How do you evaluate the performance of an HT’s rubber duck factory original antenna? CBers are only able to grasp SWR. But let’s consider what you are looking for in your analysis. Clearly, what you (and the CBer) are looking for is how much of your transmitter power is being delivered into the atmosphere and how little is being returned to the transmitter. There is a name for this performance specification. It is called “Where the Rubber Meets the Road.” SWR is a good measure of this but what if obtaining an accurate SWR measurement is not practical?
Measuring SWR is nicely facilitated for mag-mounts (that have a ground plane), dipoles, and other antennas where there is a feedline between the transmitter and the antenna. But this is not the case for a rubber duck antenna. The rubber duck antenna attaches directly to the transmitter (your handie-talkie or HT). In measuring a rubber duck’s vector impedance or SWR, the last thing you will want to do is simply attach the rubber duck antenna to the input of a network analyzer or nanoVNA. These, by definition, cannot give accurate readings since rubber duck antennae get their counterpoise from the HT.
Do You Want to Just Go With the Crowd or Be an Innovator?
There is a pervading opinion that original equipment rubber duck antennae are sub-performing devices. The predominant opinion is that for any HT, you will want to buy an aftermarket antenna in order to get the performance out of an HT that you deserve. But what is that thinking based on?
This web page will show how to evaluate your HT rubber duck antenna performance without spending a lot of money on equipment.
A YouTube Video Making a Common Mistake
But first…view the YouTube video below and see if you can identify what the author is doing wrong, which completely and entirely nullifies any conclusions he may try to derive from his observations.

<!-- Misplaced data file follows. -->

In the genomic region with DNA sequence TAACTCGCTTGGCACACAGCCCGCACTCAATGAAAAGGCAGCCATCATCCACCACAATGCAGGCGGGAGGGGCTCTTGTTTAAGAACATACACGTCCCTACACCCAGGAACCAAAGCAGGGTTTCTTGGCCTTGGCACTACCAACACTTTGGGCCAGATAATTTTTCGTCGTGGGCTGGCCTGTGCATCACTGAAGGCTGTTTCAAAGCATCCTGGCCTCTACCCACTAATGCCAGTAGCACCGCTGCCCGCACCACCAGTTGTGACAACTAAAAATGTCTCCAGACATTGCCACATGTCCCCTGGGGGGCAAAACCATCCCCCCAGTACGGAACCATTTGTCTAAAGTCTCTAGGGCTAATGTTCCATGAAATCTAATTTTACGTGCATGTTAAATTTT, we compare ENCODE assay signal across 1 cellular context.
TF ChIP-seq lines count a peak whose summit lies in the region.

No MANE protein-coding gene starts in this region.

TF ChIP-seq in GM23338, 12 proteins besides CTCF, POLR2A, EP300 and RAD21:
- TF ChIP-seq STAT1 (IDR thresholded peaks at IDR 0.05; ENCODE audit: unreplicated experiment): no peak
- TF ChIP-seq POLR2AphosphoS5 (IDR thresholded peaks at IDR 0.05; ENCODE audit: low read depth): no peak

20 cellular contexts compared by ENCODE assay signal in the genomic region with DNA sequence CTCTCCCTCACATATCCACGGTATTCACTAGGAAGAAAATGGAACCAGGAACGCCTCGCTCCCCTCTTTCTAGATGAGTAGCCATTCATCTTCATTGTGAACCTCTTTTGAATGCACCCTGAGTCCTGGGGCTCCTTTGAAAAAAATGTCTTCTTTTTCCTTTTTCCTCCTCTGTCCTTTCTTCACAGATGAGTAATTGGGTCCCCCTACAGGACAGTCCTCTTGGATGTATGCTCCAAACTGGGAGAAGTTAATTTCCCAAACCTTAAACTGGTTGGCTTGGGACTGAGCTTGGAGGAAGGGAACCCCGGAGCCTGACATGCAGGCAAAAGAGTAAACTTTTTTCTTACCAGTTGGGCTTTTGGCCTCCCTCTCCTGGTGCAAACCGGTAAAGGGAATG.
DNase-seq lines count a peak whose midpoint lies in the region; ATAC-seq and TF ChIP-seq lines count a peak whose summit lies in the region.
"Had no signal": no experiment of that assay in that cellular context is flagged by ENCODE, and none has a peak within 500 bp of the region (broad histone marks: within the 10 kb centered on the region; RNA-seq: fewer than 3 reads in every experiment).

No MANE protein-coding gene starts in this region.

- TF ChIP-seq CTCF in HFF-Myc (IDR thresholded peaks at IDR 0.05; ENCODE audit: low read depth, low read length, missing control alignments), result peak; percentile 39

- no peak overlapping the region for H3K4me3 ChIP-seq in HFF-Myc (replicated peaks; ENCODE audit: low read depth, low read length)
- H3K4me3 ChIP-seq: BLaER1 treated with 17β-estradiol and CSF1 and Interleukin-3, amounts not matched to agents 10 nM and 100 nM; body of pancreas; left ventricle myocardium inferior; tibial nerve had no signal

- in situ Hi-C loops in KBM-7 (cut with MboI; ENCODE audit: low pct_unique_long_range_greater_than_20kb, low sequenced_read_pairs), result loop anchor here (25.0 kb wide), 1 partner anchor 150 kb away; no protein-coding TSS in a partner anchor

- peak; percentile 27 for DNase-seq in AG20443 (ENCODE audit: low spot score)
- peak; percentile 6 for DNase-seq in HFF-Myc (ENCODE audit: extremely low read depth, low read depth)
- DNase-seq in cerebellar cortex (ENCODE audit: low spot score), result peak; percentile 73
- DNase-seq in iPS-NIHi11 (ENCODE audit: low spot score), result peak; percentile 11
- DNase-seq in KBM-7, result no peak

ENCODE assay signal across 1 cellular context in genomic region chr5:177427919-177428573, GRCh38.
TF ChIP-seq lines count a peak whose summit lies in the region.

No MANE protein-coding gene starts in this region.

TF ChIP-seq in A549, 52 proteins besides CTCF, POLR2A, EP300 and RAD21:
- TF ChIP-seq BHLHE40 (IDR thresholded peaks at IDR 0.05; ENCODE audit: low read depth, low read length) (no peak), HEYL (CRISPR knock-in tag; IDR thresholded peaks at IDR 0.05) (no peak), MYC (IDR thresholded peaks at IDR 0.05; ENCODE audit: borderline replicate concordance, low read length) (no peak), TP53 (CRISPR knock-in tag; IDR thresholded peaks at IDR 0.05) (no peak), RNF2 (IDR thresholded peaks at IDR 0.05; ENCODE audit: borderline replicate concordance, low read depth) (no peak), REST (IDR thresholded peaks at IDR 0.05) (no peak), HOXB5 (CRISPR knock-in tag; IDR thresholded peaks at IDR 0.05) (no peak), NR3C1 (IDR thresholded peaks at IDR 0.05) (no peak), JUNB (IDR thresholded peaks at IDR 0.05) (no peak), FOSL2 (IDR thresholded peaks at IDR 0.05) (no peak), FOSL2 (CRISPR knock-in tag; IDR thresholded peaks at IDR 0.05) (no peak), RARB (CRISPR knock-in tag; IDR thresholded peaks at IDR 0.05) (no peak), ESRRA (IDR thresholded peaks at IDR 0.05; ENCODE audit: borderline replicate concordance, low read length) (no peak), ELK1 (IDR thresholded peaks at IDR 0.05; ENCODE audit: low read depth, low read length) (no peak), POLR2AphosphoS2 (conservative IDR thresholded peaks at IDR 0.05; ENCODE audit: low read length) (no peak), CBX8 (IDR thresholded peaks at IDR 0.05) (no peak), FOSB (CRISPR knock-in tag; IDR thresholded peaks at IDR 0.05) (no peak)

View the YouTube video below and see if you can identify what the author is doing wrong, which completely and entirely nullifies any conclusions he may try to derive from his observations.
Did You Catch His Mistake?
Did you figure it out? The author, in removing the rubber duck from its native environment, removed its counterpoise that it was depending upon from the HT. Any results from this analysis are absolutely, and without equivocation, rendered null and void.
There is a much better way to evaluate an antenna’s performance. This method has a name. It is called finding out where the rubber meets the road.
With an RF field strength meter, you can measure the relative Field density with ease. Just make sure that you use a remote microphone so that you can maintain a moderate distance from the HT. If you allow a water-solulent mass (your hand) to enter or approach the near-field, it will render your readings less accurate. Refer here for a clue on where the near-field is.
Take Your Relative Readings
Take one reading with one antenna. Swap antennas being careful not to disturb your configuration. Do not move the field strength meter and do not reposition the HT. You may want to try taking different angles for the comparative measurements.
Don’t Embarrass Yourself
Here is something to consider. No manufacturer of HTs is going to give you a junkie rubber duck antenna included with the unit. You can bet your bottom dollar that the rubber duck antenna that comes with any given HT will have been rigorously optimized by the manufacturer. A 5/8ths aftermarket antenna may give improved results, but please be slow to accuse the manufacturer of putting out junk. You may find yourself embarrassed as the author of the above YouTube video was (except he doesn’t know he was embarrassed).
But just by way of commentary on the video…
Why do you suppose that he saw, generally speaking, radically improved results when measuring for 70cm? Let’s think about it analytically. At 2 meters, the rubber duck is operating as a quarter-wave using the HT as a counterpoise as a compliment to attain the half-wave it needs for resonance. When moving to 70 cm, the antenna is now operating as an end-fed half-wave antenna. It doesn’t need a compliment for what it already has.
I might also mention that the author’s technique does not take into consideration the limits of the nanoVNA. The nanoVNA’s big, big, limitation is that it takes 100 sample points for a band sweep. This guarantees that all measurements will be quick and painless. You will never find yourself stepping away from the bench for a cup of coffee while the sweep completes. This 100 sample point limit is no limit at all when measuring performance at a particular frequency and you get a sweep to include its periphery. But this author sweeps multiple bands when he sweeps 2 meters together with 70 cm. Results are certainly questionable on that basis alone.